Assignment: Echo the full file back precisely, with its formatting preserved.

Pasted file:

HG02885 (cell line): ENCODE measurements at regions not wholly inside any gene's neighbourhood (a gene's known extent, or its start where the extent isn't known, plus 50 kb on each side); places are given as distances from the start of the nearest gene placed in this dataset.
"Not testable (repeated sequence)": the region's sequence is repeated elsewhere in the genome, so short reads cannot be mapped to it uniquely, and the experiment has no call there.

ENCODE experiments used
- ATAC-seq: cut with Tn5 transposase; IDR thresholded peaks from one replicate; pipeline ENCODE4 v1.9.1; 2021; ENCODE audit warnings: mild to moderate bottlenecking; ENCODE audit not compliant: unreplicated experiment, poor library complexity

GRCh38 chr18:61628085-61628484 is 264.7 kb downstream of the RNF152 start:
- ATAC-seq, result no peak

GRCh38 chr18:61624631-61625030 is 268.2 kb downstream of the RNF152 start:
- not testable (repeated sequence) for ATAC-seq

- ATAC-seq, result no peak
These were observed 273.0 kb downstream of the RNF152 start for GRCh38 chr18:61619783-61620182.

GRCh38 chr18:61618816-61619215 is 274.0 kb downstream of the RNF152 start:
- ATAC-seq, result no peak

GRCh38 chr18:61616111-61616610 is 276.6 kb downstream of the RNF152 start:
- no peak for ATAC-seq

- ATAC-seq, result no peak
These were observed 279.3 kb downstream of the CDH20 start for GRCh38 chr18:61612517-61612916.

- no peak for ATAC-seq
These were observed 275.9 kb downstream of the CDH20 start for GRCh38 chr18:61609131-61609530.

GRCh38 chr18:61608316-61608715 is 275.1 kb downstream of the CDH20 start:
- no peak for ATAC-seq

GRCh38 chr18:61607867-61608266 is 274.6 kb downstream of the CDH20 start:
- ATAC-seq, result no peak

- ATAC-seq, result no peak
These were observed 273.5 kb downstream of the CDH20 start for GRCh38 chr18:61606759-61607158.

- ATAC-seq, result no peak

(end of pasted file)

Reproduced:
HG02885 (cell line): ENCODE measurements at regions not wholly inside any gene's neighbourhood (a gene's known extent, or its start where the extent isn't known, plus 50 kb on each side); places are given as distances from the start of the nearest gene placed in this dataset.
"Not testable (repeated sequence)": the region's sequence is repeated elsewhere in the genome, so short reads cannot be mapped to it uniquely, and the experiment has no call there.

ENCODE experiments used
- ATAC-seq: cut with Tn5 transposase; IDR thresholded peaks from one replicate; pipeline ENCODE4 v1.9.1; 2021; ENCODE audit warnings: mild to moderate bottlenecking; ENCODE audit not compliant: unreplicated experiment, poor library complexity

GRCh38 chr18:61628085-61628484 is 264.7 kb downstream of the RNF152 start:
- ATAC-seq, result no peak

GRCh38 chr18:61624631-61625030 is 268.2 kb downstream of the RNF152 start:
- not testable (repeated sequence) for ATAC-seq

- ATAC-seq, result no peak
These were observed 273.0 kb downstream of the RNF152 start for GRCh38 chr18:61619783-61620182.

GRCh38 chr18:61618816-61619215 is 274.0 kb downstream of the RNF152 start:
- ATAC-seq, result no peak

GRCh38 chr18:61616111-61616610 is 276.6 kb downstream of the RNF152 start:
- no peak for ATAC-seq

- ATAC-seq, result no peak
These were observed 279.3 kb downstream of the CDH20 start for GRCh38 chr18:61612517-61612916.

- no peak for ATAC-seq
These were observed 275.9 kb downstream of the CDH20 start for GRCh38 chr18:61609131-61609530.

GRCh38 chr18:61608316-61608715 is 275.1 kb downstream of the CDH20 start:
- no peak for ATAC-seq

GRCh38 chr18:61607867-61608266 is 274.6 kb downstream of the CDH20 start:
- ATAC-seq, result no peak

- ATAC-seq, result no peak
These were observed 273.5 kb downstream of the CDH20 start for GRCh38 chr18:61606759-61607158.

- ATAC-seq, result no peak